Figure 1: Lithograph by T. Bonar, New York, depicting USS Keokuk while she was under construction at the J. S. Underhill Dry Dock & Iron Works, New York City, shortly before her 6 December 1862 launching. US Naval Historical Center Photograph. Click on photograph for larger image.
Figure 2: Hand-tinted copy of a line engraving published in Harper's Weekly, 1863, depicting USS Keokuk on the building ways at the J.S. Underhill shipyard, New York City, at about the time of her 6 December 1862 launching. Courtesy of the US Navy Art Collection, Washington, DC. US Naval Historical Center Photograph. Click on photograph for larger image.
Figure 3: USS Keokuk, watercolor by Oscar Parkes. Courtesy of Dr. Oscar Parkes, London, England, 1936. US Naval Historical Center Photograph. Click on photograph for larger image.
Figure 4: USS Keokuk, engraved reproduction of an artwork by R.G. Skerrett, 1901. US Naval Historical Center Photograph. Click on photograph for larger image.
Figure 5: "Panoramic View of Charleston Harbor. Advance of Ironclads to the Attack, April 7th, 1863." Line engraving published in The Soldier in our Civil War, Volume II, page 172, with a key to individual ships and land features shown. US Navy ships present are (from left to center): Keokuk, Nahant, Nantucket, Catskill, New Ironsides, Patapsco, Montauk, Passaic and Weehawken. US Naval Historical Center Photograph. Click on photograph for larger image.
Figure 6: "Charleston Harbor, Looking towards the City." Line engraving published in Harper's Weekly, January-June 1863, pages 264-65, depicting the Federal fleet off the harbor mouth at the time of the ironclads' attack on Fort Sumter, 7 April 1863. US Navy ships specifically identified include New Ironsides (second from left in the ironclad formation) and Keokuk (ironclad furthest to the right). US Naval Historical Center Photograph. Click on photograph for larger image.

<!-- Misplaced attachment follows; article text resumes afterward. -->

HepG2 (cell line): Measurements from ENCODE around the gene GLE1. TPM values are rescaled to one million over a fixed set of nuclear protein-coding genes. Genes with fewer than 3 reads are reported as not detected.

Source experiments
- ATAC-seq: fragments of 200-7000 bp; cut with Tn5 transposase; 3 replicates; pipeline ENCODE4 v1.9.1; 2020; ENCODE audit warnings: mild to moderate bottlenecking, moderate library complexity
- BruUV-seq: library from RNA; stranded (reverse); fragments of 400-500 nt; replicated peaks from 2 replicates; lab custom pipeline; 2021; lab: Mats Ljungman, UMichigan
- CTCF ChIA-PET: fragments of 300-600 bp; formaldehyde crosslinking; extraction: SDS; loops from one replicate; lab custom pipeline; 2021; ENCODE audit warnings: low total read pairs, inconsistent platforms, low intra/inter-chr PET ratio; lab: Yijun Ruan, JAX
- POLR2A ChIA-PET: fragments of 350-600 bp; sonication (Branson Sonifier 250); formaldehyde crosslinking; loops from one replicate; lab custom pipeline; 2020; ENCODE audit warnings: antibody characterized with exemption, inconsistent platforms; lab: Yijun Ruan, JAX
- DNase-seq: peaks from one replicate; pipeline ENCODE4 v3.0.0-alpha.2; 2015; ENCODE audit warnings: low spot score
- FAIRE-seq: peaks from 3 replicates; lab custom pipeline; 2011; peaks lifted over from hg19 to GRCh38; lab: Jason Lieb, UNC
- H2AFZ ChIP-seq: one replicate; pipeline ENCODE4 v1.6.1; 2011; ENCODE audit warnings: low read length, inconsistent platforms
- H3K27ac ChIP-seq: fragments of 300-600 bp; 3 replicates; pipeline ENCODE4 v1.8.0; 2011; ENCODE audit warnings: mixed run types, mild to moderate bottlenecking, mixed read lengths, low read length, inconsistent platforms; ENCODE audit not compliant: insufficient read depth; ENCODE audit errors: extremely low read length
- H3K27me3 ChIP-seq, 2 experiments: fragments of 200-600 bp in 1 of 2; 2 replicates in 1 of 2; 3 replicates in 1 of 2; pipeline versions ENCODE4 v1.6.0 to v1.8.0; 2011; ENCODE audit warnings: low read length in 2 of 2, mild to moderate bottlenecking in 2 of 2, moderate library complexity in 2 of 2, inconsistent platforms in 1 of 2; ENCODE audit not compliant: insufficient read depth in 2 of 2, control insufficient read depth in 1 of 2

Figure 7: Line engraving published in Harper's Weekly, 1863, depicting USS Keokuk as she sank off Charleston, South Carolina, on 8 April 1863, the morning after she received heavy damage from Confederate guns during the Union ironclads' attack on Fort Sumter. US Naval Historical Center Photograph. Click on photograph for larger image.
Figure 8: Illustration of USS Keokuk by Tony Gibbons, from the book Ships of the Civil War 1861-1865, by Kevin J. Dougherty and published by Metro Books, New York, 2013, page 55. Note the pointed ram bow, which was to be used to literally ram enemy warships, especially if they were made of wood. Although mistaken for a double-turreted monitor, Keokuk had two stationary cylindrical gun towers, each possessing three gun ports. Each gun tower was armed with one 11-inch gun, which could be maneuvered to fire through one of the three gun ports at a 90-degree angle. The ship also had high sloping sides, an unusual feature for ironclads.
Named after a town in Iowa, the 677-ton USS Keokuk was an experimental ironclad steamer that was designed by Charles Whitney and was built by the J. S. Underhill Dry Dock & Iron Works at New York City. Keokuk was commissioned in March 1863 and the ship was approximately 159 feet long and 36 feet wide, had a top speed of 9 knots, and had a crew of 92 officers and men.